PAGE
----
It actually took a YouTube video, two hours after the game, for Stephens to find out officially. As the team headed toward the airport, Stephens received a video of the final play of the game from his mom, a clip that had already received multiple page views.

At that moment, most players would’ve jumped out of their bus seat in personal exhilaration, immediately sharing the news and showing the video to surrounding teammates.

But that’s not Terrence Stephens. He doesn’t care about personal glory.

He’d rather play the role of the unsung hero.

“A win is a win, no matter how it happens. Coach Mason and Coach Tarver always say that it doesn’t matter how we win, it’s that we put the ‘W’ on the board,” Stephens said. “We just knew there was going to be some way that we were going to do it, and I’m honestly just glad that it happened to be that way.”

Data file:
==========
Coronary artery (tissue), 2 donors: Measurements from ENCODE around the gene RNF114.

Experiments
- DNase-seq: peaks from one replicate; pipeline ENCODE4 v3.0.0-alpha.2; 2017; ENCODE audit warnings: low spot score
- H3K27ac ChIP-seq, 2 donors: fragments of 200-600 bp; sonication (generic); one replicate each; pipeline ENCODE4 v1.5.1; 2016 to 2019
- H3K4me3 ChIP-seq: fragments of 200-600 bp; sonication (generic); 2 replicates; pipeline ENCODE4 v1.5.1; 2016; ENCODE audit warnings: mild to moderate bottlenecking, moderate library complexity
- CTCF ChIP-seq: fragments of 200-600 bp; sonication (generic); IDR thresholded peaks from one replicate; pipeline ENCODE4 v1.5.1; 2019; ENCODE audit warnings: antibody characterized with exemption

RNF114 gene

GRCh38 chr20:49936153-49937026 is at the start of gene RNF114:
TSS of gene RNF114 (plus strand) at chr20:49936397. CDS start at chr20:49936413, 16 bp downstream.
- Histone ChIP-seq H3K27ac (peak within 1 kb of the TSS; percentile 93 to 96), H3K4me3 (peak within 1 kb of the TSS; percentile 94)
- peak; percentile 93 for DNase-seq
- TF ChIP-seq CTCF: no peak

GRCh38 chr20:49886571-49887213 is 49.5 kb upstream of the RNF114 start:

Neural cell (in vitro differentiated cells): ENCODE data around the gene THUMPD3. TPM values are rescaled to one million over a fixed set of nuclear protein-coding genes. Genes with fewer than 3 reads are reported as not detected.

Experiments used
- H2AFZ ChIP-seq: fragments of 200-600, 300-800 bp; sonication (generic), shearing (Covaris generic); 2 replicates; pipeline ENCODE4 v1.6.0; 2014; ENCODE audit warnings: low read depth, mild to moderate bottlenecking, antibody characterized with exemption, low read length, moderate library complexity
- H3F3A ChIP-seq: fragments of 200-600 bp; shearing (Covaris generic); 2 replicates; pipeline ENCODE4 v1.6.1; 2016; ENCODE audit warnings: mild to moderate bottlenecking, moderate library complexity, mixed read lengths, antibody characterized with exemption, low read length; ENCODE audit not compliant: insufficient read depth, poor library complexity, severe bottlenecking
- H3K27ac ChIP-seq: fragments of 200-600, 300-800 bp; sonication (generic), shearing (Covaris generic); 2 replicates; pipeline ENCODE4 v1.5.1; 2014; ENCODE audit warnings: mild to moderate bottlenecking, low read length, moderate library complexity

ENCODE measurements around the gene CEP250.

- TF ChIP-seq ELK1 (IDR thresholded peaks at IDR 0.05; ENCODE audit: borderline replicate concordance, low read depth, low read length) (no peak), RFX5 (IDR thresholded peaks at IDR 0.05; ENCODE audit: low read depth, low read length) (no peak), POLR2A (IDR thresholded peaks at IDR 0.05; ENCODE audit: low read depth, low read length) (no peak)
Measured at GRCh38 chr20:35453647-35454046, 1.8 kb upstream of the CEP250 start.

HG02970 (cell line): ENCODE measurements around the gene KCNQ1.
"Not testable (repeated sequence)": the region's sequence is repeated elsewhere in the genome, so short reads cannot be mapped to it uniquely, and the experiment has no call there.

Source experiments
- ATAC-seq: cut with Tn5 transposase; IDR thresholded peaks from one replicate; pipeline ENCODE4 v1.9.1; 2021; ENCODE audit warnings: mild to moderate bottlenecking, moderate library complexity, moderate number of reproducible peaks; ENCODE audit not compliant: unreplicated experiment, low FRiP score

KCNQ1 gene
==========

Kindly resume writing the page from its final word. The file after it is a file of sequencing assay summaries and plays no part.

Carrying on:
Stephens is one of those players who radiates humility and selflessness, to the point where you know he’s not just being cliche. He deflected every question about his play in the USC game, responding with some thought about the team instead.

“My play couldn’t have happened if a linebacker didn’t stay in the hole, or even the series before, if someone didn’t step up in the second overtime, or if the offense didn’t step up to the plate and keep us in the game,” he said. “I think a lot of people will focus on that one final play and that’s great. But at the end of the day, if our offense and defense didn’t step up and make plays, we wouldn’t have been in that position.”